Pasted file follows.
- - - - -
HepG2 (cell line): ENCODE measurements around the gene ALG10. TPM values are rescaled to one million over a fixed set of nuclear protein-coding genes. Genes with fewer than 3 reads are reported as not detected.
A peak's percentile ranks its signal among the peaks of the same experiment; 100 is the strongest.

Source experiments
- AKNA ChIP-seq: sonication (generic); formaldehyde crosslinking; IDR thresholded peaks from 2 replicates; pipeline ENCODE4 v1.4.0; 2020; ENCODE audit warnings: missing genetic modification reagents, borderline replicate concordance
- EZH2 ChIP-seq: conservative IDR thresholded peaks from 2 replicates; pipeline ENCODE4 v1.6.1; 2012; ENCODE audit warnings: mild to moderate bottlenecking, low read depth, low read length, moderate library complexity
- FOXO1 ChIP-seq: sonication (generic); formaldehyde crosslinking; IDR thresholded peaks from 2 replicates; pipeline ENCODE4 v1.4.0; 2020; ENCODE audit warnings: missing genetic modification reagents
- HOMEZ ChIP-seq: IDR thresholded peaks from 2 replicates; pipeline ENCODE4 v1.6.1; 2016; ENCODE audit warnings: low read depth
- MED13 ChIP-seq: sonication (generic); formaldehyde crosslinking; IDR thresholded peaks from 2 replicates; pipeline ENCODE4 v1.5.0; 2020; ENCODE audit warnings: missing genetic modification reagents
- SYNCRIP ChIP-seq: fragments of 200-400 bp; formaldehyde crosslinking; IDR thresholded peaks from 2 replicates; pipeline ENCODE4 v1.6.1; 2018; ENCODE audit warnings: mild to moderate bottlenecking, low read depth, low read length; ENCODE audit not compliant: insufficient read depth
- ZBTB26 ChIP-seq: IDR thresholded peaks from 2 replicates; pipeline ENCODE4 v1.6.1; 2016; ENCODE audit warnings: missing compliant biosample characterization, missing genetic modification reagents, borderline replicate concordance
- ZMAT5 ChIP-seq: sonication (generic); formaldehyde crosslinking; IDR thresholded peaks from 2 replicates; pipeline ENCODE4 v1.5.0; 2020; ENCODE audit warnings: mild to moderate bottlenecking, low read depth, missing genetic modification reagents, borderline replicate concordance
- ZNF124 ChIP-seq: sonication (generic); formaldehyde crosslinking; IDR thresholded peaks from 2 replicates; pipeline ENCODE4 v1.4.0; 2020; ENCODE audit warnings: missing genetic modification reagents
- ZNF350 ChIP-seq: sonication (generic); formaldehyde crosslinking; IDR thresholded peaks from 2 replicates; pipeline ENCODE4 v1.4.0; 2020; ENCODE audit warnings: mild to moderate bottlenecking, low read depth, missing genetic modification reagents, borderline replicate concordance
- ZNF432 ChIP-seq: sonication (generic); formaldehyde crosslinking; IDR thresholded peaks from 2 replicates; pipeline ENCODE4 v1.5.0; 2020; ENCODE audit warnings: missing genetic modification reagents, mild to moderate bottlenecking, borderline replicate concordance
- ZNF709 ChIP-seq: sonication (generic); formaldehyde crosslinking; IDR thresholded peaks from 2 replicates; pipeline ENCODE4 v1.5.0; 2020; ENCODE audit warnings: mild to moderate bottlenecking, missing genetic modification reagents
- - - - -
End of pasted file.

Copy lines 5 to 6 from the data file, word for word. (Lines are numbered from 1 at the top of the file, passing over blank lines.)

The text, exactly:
- EZH2 ChIP-seq: conservative IDR thresholded peaks from 2 replicates; pipeline ENCODE4 v1.6.1; 2012; ENCODE audit warnings: mild to moderate bottlenecking, low read depth, low read length, moderate library complexity
- FOXO1 ChIP-seq: sonication (generic); formaldehyde crosslinking; IDR thresholded peaks from 2 replicates; pipeline ENCODE4 v1.4.0; 2020; ENCODE audit warnings: missing genetic modification reagents